Saturday, August 24, 2013

The Perfect Relationship, and How We've Got it All Wrong

Every time I've begun to write this, a little voice in my head reminds me how intimidating the prospect of writing on this subject is, and I'm inevitably drawn to try something safer, like wetting my finger and seeing if all my light sockets work. I can't say the subject itself scares me. I'd be fairly confident saying that during my involvement with Christian ministries and churches in college, romantic relationships were one of the most heavily discussed subjects among my peers. Unfortunately, saying the topic bordered on obsessive more often than not is a bit of an understatement. There is (and was) nothing inherently wrong with the sheer amount of discussion the topic inspired. We are relational beings with relational desires and I would be the first to say I believe that those are wonderful and healthy God given and God pleasing attributes. But even healthy God given yearnings can earn a place in our lives they don't deserve.

Then there are these constant nagging voices saying that people will think I'm prideful because I've had successful relationship thus far and I'm simply throwing my wealth of knowledge in their faces. But truth is, I've been single for 96% of my life, and after a year of being in a relationship, I still struggle with a lot of single-minded (selfish) tendencies. Yes, in case you missed it, I just equated singleness with selfishness. They are certainly mutually exclusive, but there is plenty of overlap as well. More on that later; I'm getting ahead of myself. The point I've so successfully skirted up until now is that my ideas of what a relationship looked like were severely challenged and reworked after I found myself in one. Unfortunately, many of the false and outright ridiculous ideas I'd developed were directly inspired by...other Christian singles. Ugh. Why doesn't anyone realize what a bad idea that is? Shouldn't we look to someone who actually knows something about the subject to discuss it? It's like a bunch of guys sitting around looking at pictures of Lamborghini's and deciding they know everything there is to know about the mechanical realm of expensive automobiles. Would anyone take these people seriously?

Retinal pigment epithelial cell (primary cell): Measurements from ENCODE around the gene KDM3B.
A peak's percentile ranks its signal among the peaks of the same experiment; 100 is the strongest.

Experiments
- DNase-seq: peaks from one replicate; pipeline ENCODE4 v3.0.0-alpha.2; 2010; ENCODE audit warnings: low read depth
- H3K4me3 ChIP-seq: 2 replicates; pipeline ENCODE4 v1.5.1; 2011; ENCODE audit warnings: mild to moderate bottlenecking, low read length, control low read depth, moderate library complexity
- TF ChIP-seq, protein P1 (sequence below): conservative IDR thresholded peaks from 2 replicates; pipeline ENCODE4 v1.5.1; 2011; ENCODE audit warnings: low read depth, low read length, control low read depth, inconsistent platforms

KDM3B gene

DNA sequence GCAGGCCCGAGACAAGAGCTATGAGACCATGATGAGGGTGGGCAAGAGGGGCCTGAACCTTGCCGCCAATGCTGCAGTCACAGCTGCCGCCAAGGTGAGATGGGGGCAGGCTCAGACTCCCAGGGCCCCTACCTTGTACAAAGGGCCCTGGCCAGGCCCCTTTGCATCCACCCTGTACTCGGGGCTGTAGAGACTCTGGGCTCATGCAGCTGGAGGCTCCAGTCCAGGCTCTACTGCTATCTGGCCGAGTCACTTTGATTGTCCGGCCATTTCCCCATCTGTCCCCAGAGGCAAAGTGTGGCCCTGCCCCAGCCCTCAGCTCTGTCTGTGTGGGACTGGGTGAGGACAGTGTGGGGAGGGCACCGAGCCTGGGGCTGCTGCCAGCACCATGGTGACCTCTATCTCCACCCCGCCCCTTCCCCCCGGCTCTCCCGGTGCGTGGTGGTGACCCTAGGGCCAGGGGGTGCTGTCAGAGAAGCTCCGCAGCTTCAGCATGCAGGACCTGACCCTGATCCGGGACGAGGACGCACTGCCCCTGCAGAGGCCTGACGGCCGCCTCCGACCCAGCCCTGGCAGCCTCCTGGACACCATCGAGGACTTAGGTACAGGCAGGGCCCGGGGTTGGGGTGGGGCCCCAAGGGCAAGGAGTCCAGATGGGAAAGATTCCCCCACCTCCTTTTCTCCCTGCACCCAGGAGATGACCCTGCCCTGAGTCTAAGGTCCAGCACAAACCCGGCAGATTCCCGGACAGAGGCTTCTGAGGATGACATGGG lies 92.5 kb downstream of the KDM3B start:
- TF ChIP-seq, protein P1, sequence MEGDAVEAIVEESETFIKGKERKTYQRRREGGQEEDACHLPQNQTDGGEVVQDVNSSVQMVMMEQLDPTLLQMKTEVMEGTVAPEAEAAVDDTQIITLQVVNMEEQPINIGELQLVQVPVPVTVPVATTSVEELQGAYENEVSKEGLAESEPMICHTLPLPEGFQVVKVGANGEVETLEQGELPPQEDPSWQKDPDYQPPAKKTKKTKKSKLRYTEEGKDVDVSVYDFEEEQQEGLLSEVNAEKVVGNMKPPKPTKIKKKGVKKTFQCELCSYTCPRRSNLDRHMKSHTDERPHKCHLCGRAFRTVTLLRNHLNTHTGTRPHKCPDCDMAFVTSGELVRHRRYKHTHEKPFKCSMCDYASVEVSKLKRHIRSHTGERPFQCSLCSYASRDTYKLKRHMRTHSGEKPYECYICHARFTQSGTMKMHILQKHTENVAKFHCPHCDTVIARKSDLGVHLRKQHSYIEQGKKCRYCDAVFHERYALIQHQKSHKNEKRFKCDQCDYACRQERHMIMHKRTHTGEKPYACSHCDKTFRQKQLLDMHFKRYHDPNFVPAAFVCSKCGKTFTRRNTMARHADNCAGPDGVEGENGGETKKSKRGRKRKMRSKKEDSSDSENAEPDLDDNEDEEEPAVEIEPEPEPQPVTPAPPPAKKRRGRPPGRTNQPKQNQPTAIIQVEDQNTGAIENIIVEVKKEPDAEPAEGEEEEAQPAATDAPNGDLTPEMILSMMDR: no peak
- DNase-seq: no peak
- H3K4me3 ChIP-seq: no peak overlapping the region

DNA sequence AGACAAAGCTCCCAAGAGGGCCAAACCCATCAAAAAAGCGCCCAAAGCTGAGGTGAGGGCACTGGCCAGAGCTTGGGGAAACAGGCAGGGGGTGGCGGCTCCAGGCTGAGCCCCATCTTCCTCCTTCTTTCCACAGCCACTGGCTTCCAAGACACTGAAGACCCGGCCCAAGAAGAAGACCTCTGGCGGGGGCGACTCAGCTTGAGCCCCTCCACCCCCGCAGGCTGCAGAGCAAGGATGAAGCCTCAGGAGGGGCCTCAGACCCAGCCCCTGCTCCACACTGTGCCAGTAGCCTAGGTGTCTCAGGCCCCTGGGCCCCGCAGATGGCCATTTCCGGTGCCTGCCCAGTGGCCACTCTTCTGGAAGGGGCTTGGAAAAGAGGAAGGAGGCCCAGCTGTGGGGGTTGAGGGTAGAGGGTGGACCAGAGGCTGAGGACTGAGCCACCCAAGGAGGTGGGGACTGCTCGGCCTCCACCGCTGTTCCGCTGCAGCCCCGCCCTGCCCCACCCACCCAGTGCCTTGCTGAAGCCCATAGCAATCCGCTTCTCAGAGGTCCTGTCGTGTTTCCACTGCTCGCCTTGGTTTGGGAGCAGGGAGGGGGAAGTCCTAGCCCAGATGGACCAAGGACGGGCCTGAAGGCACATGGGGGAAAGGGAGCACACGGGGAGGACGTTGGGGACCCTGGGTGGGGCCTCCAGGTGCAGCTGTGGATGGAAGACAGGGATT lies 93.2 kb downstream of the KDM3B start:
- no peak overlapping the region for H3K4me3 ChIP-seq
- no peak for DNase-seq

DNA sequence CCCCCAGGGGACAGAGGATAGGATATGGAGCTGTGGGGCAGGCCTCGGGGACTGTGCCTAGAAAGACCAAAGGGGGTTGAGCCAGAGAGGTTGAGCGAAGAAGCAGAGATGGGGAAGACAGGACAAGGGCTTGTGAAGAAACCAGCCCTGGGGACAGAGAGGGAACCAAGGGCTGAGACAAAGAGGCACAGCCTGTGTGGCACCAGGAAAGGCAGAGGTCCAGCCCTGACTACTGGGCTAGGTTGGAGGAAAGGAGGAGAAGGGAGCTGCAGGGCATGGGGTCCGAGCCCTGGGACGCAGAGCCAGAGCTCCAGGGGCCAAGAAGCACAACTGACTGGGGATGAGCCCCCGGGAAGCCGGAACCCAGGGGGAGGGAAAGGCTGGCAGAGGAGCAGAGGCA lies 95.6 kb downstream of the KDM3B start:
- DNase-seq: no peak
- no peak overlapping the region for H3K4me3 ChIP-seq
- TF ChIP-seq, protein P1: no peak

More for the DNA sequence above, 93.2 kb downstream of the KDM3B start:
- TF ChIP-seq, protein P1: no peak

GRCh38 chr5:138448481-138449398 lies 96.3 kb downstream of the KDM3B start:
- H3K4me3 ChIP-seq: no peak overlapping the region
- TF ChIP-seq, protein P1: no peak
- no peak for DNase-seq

I think one of the biggest issues is that we allow a lot of anxiety and uncertainty to take root in this area of our lives. We ask questions like, "Does God want me to be single all my life?", or "Is there a 'perfect' match for me somewhere out there?", and on and on it goes. It certainly isn't the only area of our lives that inspires worry. I'm sure the same could be said about academic and career challenges. It's an enormous unknown staring us in the face and it scares us (rightfully so I might add). One of the biggest things I've learned in regards to life in general, that certainly applies to relationships, is that we want explicit answers so badly. We want to make an equation that will solve all of the unknown questions in our lives. Throw out your user manuals, my friends. Trash the self help books and take a minute to sit down and calm your breathing. There is no formula. Not in relationships, and certainly not in life. What's worse is we take this attitude of wanting all our questions answered, wanting everything "ready made", straight into our relationships. We want to know how many kids we want, what kind of school we'll send them to, and whether or not we'll have a dog before the first date. Who came up with this lunacy?